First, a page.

This was a moment that has been coming for a long, long time. Were we to take a trip with Sherman in the Way Back Machine to visit any of the editions of the Tour de France prior to, say, the ascendancy of Ken Kesey, we’d find a peloton made up of working class men who operated by the Code of the Road, a set of rules granite hard, literal as a genie and without loophole.
These men shared work, bidons, pee-breaks and more. They preyed upon weaknesses of flesh and will, but never the machine. There’s plenty of footage showing guys waiting for everyone involved in a crash to get up and remount. Just like the start of your local group ride.
We remember these times because many of us think of these riders as honorable, as guys we’d like to ride with, a set of friends who will wait for us should we flat.
Lance Armstrong was asked why he waited for Jan Ullrich after he ran off the road during the 2001 Tour de France, endo-ing his way past a guardrail. While I can’t find his exact response, the point was that he didn’t want to win based on a crash, but rather by beating the athlete.
And that’s the thing, isn’t it? A true champion wins on a level playing field so that their performance bears no asterisks, no footnotes, no abiding questions.
So should we call Contador names for squeezing by Schleck while pedaling out-of-the-saddle furiously?
This is a day that has been a long time coming. For all those of you who think I’ve had it in for Contador for more than a year, this is where I nearly give the guy a by. He’s simply a product of his time.
In 2001 Armstrong waited for Ullrich following his crash, but he was only able to sit up for so long before being passed by Virenque and others who would have gladly gutted Ullrich like a deer to climb another spot in the G.C. Faced with the prospect of giving up time to an opportunist like Virenque, Armstrong marked his rival but sat at the back of the group, waiting for Der Kaiser.
In 2003 Armstrong went down on the climb to Luz Ardiden after hooking his handlebar on the bag of a clueless spectator, taking Iban Mayo with him. Inexplicably, Ullrich kept riding. The leaders kept the bellows to the coals until Tyler Hamilton (yes, everyone’s next-to-most hated doper ever in the history of the known universe)—yes Tyler “Vanishing Twin” Hamilton, went to the front and gave the universal bro’ sign for chill—palm down waving … pretty much the same hand signal that some folks didn’t like coming from Fabian Cancellara a few stages back.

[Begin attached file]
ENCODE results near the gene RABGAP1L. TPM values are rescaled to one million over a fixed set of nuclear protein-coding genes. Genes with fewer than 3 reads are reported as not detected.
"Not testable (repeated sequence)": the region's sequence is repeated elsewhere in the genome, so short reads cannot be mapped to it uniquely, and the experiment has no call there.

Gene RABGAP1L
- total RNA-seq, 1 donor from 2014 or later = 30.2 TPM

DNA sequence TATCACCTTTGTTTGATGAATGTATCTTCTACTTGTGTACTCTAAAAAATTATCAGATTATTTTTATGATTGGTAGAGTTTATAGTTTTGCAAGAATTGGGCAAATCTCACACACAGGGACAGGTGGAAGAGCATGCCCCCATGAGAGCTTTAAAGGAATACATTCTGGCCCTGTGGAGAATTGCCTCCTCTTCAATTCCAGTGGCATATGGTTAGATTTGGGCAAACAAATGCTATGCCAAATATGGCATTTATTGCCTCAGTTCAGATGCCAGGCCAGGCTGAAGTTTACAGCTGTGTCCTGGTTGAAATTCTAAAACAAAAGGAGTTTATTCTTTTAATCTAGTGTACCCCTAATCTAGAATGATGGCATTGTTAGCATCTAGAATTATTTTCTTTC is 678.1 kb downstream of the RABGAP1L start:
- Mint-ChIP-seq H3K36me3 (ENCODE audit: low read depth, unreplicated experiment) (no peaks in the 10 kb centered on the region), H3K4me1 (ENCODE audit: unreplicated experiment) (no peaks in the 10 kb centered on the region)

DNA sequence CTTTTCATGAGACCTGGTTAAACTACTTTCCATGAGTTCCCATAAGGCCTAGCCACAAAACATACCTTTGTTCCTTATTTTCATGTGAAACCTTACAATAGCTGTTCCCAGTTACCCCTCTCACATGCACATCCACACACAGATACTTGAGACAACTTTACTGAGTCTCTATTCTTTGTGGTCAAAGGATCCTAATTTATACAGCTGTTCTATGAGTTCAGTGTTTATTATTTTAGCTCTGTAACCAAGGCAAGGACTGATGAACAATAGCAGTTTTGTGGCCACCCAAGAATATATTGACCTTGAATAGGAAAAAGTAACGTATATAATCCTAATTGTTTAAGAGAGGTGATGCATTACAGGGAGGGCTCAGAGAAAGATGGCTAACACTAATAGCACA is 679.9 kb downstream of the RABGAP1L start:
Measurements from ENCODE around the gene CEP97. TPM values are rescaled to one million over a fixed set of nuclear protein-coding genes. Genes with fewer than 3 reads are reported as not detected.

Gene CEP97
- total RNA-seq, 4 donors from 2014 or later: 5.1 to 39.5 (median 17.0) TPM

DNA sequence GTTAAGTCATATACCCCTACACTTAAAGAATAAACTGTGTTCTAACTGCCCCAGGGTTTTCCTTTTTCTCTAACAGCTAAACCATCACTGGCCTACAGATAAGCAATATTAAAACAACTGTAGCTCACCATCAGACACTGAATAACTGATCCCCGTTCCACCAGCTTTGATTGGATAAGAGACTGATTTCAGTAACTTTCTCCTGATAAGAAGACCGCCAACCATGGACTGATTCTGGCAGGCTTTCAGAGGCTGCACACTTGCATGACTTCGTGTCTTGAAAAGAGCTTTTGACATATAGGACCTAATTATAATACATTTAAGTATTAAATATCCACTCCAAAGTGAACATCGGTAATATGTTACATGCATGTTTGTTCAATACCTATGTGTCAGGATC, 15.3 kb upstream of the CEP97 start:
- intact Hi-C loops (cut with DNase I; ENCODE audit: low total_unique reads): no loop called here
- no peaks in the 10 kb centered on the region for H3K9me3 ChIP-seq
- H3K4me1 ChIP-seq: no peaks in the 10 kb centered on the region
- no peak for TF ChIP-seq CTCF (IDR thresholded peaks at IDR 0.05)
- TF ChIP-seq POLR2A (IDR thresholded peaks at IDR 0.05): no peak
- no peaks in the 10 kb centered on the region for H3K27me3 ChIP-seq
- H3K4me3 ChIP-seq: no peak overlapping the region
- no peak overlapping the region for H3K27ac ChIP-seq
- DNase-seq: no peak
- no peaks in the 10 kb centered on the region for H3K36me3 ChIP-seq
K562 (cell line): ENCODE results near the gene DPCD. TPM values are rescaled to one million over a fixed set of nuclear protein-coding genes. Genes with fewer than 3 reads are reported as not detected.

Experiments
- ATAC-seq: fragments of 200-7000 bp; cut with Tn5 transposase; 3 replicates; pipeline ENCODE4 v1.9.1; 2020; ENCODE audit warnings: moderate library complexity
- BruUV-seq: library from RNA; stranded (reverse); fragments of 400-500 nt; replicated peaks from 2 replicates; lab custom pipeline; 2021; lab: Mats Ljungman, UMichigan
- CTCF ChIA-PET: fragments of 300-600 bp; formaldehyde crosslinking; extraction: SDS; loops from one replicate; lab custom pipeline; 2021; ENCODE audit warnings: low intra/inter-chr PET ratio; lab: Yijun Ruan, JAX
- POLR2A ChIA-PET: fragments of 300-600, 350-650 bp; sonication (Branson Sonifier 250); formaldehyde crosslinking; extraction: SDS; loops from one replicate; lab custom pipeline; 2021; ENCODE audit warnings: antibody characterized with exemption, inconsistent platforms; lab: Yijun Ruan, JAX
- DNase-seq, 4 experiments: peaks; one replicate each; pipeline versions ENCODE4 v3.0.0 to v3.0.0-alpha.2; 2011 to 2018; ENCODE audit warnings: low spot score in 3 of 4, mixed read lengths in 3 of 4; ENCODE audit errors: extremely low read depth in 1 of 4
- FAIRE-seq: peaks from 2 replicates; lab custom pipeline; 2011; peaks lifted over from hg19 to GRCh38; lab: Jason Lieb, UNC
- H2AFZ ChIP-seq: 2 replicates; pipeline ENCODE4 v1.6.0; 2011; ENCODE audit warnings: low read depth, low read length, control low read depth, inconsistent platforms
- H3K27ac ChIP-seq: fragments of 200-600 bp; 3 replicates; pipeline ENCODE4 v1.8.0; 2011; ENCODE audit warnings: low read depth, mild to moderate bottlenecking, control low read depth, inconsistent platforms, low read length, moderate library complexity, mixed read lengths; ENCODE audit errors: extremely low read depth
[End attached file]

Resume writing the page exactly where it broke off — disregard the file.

What’s significant isn’t that the riders waited for their brothers in arms on either of those occasions, but that they had to be reminded it was the right thing to do.
The evaporation of the Code of the Road within the peloton shouldn’t surprise us. The mob’s abandonment of its omerta and the obscene greed we read about on Wall Street are simply bellwethers of change in society.
Alberto Contador signaled last year that winning was far more important to him than listening to his team director. Those who dislike him will seize upon this and dislike him more. Those who see him as a great champion will see this as an example where a man with a destiny simply rose to the occasion.
Was there a double standard at work when Frank Shleck was left for dead on the cobbles in stage 3? Well, because Schleck was left by his teammates more than his competitors, it’s hard to make that charge. Regardless, one of the hallmarks of Paris-Roubaix (which served as the spiritual forefather to stage 3) is the reality that mechanicals are a legitimate and unavoidable challenge within the race. If you race Paris-Roubaix, you had better be prepared for the fact that if you flat, no rider contracted to another team will ease up by a single pedal stroke for you. Period. Tough.
Whether you agree with Contador’s counter attack or not, one troubling detail remains. In quotes to l’Equipe, the AFP and others, Contador claims not to have had any knowledge that Shleck was in trouble. The Saxo Bank rider was nearly at a standstill as Contador passed him, so he had to know something was up, even if he didn’t understand it was a mechanical. Comprehension and understanding aside, Contador was aware that something was wrong with Schleck and was curious enough to look around on more than one occasion. All we can derive from his looks back is that he was concerned that the gap wasn’t being shut down.
Contador’s denial strikes me as an issue of integrity. I’d rather he be honest and say, ‘Yeah when Schleck dropped his chain I knew I needed to hit it full gas. I was au bloc to the top of the climb to keep him from coming back.’
To say he didn’t know Schleck had a problem is BS. That may explain why Pistolero received as many boos as cheers at the podium ceremony. Again, don’t blame Contador; he’s a product of his time. Many schools of thought hold that all that matters is victory. It’s the same attitude that begets doping and books like The Prince, but the history of the Tour de France is full of guys who are remembered less for being jerks than winning.
Image: John Pierce, Photosport International